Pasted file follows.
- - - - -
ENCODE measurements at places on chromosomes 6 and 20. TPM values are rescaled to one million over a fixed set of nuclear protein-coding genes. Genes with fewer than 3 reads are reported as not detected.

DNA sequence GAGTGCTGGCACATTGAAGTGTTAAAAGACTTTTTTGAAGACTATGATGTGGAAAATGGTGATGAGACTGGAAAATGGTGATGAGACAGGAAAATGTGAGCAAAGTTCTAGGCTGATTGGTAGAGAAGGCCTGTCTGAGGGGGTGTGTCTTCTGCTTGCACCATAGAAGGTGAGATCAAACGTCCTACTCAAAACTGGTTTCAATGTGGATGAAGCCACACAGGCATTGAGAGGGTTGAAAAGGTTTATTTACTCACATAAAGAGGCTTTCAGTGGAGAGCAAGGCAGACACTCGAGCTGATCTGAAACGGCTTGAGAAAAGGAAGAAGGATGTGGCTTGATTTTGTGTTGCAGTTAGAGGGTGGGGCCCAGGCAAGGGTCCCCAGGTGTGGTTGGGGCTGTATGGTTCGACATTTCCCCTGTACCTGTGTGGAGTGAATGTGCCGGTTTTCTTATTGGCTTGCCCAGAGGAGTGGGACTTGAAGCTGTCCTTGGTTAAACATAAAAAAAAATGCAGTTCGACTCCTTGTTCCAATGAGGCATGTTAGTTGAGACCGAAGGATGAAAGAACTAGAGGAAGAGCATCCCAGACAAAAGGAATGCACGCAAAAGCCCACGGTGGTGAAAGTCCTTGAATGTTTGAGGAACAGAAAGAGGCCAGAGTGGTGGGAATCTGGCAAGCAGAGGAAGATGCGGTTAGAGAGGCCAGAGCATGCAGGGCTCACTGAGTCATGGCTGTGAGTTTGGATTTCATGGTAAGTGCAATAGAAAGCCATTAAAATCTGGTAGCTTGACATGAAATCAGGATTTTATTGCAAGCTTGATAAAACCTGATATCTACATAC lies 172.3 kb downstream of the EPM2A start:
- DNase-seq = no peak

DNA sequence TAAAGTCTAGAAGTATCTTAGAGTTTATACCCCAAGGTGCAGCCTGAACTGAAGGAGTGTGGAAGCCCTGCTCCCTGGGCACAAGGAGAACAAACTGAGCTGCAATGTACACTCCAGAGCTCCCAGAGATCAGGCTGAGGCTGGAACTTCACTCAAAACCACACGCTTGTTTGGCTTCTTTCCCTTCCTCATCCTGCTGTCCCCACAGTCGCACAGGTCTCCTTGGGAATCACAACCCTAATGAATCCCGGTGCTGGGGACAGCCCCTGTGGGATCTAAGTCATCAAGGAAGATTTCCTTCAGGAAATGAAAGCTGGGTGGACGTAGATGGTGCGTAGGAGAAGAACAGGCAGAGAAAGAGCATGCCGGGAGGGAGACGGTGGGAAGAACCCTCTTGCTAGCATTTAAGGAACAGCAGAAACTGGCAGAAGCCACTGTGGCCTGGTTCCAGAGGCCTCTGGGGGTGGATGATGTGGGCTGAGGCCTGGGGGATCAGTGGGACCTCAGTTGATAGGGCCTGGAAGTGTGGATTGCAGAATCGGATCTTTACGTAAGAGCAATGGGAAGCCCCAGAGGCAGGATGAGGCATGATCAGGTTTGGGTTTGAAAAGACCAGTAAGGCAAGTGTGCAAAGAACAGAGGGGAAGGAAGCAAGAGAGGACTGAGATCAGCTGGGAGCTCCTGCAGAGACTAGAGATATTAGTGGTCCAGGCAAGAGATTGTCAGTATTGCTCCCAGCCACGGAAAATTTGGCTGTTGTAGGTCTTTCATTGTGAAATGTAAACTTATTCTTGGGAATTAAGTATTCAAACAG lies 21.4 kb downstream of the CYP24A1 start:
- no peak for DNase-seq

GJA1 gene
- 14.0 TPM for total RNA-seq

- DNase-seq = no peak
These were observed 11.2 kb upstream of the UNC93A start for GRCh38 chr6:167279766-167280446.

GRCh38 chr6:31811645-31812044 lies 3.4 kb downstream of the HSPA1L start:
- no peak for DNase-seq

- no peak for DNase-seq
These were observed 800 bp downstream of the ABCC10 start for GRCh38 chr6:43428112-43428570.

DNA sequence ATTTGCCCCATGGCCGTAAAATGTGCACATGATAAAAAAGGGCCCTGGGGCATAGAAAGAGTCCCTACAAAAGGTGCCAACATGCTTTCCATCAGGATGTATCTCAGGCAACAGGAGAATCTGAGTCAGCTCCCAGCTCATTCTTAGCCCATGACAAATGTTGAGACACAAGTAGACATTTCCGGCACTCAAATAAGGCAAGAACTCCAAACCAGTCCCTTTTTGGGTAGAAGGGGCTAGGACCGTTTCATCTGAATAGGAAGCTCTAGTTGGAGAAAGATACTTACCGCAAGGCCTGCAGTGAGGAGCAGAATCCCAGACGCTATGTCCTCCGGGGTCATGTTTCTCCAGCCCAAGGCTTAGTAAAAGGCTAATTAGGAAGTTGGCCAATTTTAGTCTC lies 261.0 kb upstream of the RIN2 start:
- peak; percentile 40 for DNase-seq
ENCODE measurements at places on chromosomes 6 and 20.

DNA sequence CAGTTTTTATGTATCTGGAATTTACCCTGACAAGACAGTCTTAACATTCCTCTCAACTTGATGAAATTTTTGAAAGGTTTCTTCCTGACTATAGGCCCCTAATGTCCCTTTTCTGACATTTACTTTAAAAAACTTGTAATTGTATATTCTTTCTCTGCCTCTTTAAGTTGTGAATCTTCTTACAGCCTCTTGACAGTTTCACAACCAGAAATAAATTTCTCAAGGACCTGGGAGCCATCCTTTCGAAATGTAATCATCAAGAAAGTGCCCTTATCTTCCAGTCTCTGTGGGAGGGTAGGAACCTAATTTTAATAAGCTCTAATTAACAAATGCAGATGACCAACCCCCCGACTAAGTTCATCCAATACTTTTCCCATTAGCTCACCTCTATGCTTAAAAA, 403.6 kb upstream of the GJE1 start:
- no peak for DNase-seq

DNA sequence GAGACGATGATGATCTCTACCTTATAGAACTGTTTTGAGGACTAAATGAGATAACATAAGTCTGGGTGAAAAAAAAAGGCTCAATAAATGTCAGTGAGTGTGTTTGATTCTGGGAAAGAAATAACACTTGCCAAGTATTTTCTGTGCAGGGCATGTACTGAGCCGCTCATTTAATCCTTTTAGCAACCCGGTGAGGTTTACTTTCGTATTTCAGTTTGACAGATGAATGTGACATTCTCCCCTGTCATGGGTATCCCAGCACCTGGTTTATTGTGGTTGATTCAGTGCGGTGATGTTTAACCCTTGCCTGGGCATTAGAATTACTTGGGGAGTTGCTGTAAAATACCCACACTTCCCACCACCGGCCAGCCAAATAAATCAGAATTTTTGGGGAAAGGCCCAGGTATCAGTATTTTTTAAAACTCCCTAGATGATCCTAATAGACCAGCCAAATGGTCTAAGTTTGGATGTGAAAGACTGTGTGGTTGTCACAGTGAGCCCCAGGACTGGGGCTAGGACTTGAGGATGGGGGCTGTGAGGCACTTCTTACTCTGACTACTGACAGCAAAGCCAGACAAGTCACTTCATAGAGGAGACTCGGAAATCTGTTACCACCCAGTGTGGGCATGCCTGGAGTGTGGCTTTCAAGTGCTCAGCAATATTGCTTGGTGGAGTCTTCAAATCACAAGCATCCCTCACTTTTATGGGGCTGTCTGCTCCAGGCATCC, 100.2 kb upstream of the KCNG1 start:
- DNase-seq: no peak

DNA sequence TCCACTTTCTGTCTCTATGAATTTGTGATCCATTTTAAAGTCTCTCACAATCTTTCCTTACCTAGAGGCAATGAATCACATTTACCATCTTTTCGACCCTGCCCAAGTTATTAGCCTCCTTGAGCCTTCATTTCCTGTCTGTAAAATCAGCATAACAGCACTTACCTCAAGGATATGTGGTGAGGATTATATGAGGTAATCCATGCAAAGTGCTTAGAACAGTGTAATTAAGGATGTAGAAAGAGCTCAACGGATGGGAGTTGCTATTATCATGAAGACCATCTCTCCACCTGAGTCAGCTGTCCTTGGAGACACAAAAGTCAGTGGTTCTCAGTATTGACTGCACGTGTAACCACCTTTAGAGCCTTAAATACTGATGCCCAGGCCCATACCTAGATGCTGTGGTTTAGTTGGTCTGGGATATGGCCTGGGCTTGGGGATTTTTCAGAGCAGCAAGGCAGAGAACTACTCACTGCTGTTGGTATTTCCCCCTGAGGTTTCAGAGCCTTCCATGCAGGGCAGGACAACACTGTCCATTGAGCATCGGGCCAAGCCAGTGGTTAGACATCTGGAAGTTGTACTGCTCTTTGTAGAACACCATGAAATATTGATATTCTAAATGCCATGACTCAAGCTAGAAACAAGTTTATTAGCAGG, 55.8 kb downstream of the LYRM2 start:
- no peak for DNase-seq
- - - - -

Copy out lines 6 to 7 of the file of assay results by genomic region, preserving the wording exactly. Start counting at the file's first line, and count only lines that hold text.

GJA1 gene
- 14.0 TPM for total RNA-seq